Recently, the big term on everyone’s lips is this low code concept and I must admit it piqued my interest – even as a test analyst. With the growing advent of digital technologies, it seems to have become impossible for manufacturing and distribution businesses to chart their success in the absence of applications supporting their internal and external functions and code for the future.
Low code platforms enable businesses to develop apps with the help of a visual development approach in place of the alternate development route that requires writing thousands of code lines. They remove the complexity involved in developing solutions. Since it is easy and quick, it serves as a platform to imagine, integrate, and innovate seamlessly.
According to Business Wire, the future is low-code or no-code with an expected growth rate of 44.4% by 2022 to $27.23 billion. The main perk that is being touted is that these software applications provide the platform where enterprises can develop products and services faster, with minimal technical debt and low code maintenance, minimizing the costs associated like setup costs, training, and deployment.
Access: Low code has lowered the barrier for development. Now, citizen developers without a lot of coding experience can create their own software specifically for their needs.
Staffing: Talent shortages are a number one concern for manufacturers and distributors, and Low code allows organizations to use the staff they have to fill gaps.
Innovation: Not every developer is an ideas person, and not every creative individual knows how to code. Low code can drive innovation by giving development tools to those with creative skillsets.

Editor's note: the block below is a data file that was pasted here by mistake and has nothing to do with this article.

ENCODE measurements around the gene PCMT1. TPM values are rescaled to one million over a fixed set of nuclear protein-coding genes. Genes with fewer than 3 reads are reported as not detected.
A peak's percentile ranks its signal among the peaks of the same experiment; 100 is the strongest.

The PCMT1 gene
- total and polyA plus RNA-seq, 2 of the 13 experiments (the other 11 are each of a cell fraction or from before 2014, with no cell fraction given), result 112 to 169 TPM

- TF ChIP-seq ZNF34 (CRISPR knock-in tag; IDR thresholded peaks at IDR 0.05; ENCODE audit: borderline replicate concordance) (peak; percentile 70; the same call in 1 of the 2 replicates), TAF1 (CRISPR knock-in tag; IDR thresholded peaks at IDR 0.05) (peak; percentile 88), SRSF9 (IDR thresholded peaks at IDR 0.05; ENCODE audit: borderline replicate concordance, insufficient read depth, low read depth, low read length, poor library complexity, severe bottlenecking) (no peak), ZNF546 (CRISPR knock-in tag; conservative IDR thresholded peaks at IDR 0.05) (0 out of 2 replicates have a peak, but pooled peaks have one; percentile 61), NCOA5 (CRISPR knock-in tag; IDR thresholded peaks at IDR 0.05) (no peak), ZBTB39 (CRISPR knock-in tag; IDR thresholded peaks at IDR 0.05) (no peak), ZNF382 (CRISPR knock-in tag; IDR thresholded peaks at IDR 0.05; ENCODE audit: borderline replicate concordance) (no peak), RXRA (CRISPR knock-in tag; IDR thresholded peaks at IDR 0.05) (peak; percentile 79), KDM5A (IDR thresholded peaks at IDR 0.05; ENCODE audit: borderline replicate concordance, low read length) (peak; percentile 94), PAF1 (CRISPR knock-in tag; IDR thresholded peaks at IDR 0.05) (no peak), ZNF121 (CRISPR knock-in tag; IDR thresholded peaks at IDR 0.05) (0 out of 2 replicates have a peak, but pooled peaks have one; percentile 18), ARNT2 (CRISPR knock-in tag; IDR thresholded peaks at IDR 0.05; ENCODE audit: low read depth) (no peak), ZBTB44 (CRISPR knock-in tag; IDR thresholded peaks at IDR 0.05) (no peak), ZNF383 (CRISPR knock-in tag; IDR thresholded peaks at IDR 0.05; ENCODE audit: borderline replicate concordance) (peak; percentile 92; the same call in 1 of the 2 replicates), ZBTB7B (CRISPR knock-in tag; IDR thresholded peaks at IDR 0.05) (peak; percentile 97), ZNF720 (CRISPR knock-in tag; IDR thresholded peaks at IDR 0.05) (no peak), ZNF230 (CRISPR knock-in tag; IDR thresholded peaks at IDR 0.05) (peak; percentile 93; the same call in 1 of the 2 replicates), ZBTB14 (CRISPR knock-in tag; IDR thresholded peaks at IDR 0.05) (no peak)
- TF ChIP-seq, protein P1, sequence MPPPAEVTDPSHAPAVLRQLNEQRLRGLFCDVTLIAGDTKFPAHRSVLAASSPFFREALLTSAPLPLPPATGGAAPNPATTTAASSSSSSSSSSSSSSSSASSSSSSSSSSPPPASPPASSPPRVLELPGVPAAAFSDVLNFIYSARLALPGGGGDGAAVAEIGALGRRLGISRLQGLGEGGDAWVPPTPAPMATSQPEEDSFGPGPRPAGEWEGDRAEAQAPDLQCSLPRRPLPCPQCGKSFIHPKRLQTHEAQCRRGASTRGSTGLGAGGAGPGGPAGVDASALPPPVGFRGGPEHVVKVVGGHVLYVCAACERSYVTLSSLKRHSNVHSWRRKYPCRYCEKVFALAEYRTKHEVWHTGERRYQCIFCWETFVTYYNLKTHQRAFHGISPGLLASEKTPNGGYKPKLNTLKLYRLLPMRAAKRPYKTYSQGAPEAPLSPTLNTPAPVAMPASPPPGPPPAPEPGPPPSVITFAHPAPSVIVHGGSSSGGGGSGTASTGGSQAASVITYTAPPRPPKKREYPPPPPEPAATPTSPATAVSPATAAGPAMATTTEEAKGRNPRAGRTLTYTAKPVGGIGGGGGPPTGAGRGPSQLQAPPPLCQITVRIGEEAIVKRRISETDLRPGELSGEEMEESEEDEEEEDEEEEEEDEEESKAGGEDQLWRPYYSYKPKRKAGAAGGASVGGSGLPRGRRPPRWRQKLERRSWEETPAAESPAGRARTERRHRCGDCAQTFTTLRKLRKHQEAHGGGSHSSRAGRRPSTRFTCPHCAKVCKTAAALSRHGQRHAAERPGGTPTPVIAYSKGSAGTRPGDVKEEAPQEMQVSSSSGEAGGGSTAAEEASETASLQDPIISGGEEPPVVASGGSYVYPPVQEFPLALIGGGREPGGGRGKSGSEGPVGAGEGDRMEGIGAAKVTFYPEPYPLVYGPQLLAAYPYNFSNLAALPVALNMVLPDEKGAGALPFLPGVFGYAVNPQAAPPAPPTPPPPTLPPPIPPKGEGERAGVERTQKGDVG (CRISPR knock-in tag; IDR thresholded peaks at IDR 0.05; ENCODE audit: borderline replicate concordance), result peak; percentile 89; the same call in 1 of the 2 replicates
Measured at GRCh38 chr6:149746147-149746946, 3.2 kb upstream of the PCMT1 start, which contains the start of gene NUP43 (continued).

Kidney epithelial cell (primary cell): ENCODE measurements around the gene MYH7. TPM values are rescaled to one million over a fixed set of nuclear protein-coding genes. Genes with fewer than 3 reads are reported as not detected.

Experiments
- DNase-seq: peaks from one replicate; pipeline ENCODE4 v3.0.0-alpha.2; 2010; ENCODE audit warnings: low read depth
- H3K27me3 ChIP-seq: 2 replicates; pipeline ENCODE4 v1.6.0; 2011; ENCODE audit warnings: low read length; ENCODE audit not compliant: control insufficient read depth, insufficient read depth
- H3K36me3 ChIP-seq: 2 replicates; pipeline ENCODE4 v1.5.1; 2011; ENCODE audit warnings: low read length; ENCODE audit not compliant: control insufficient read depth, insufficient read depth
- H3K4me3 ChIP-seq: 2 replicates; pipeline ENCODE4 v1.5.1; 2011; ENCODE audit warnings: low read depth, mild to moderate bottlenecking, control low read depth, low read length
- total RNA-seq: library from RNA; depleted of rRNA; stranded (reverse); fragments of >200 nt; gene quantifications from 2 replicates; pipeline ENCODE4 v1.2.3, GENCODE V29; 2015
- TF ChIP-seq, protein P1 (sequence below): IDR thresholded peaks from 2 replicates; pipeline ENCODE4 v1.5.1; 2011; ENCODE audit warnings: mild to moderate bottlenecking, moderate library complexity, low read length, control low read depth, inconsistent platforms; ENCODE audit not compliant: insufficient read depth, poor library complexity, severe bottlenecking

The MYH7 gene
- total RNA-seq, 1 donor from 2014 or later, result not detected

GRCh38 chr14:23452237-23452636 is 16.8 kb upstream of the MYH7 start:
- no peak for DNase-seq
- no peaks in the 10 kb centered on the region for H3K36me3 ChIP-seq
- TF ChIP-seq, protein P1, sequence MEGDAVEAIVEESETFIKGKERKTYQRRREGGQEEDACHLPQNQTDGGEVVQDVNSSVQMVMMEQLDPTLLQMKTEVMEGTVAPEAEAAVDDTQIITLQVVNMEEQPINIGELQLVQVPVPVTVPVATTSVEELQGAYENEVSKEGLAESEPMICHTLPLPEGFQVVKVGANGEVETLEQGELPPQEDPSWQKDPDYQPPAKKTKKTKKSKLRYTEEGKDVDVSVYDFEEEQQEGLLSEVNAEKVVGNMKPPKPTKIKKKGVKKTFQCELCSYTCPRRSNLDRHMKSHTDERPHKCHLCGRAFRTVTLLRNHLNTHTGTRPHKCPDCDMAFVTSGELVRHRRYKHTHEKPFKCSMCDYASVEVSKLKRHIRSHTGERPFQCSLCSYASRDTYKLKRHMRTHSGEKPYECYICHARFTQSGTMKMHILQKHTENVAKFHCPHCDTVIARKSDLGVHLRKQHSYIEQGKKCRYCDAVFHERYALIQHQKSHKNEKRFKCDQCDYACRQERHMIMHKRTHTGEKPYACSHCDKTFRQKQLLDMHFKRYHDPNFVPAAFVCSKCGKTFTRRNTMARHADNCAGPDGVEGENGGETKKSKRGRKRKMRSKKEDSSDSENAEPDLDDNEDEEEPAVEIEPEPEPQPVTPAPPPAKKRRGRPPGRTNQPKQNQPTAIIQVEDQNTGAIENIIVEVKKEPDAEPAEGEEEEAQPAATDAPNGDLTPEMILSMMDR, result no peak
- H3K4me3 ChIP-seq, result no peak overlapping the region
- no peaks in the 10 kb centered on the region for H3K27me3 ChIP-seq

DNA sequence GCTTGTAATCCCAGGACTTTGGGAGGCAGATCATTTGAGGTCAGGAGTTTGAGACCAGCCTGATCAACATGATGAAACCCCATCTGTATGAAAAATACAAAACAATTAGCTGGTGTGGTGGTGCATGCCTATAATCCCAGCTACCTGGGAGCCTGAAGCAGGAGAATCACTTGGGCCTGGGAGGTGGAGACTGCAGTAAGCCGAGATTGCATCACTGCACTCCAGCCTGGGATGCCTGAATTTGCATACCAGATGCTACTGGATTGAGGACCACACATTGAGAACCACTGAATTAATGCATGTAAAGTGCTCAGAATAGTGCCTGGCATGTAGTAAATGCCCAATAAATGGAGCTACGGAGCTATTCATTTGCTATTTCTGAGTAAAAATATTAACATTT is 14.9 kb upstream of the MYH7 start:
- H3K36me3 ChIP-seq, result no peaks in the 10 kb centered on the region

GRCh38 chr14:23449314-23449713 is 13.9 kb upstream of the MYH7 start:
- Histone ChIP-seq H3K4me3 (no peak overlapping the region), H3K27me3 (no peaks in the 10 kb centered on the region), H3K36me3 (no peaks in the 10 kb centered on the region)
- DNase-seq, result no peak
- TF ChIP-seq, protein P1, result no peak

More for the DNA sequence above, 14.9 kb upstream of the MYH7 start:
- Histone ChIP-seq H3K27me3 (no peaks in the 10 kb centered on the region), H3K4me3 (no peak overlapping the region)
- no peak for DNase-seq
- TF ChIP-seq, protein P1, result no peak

Security: As more individuals without a lot of coding experience move into development, there will be security holes, as they may not be familiar with the tests and tactics that make software safe.
Overconfidence: There’s a standard low code/no code misconception that no code = no bugs. This is incorrect. There are still risks inherent in the coding process that must be addressed.
Over-saturation: As anyone can code anything using this environment, it stands to reason that creation will accelerate. This can result in a saturated marketplace that makes it challenging to choose the right software.
How ERP enables low code
It seems that low code/no code is here to stay for a while longer than just a fashion trend and the one thing that we can all agree upon is that it is a disruptor. Not only does it empower the entrepreneur to move into a market with their idea much faster and to a broader audience at a more affordable rate but empowers the business to innovate.
As a manufacturer or distributor, it is also vital that your low code tool can connect with your ERP solution as a central point of data. Without an ability to connect, operational visibility may be lost, and product specifications may have to revert to being manually created. With low code tools you have an opportunity to improve workflows, speed up implementations and even innovate.
The creativity and problem-solving abilities developers possess can be turbocharged by using low-code apps effectively. If you’re new to this booming area, take a look. You might find yourself hooked. You might also find yourself delivering value to your customers at a rate you didn’t previously think possible.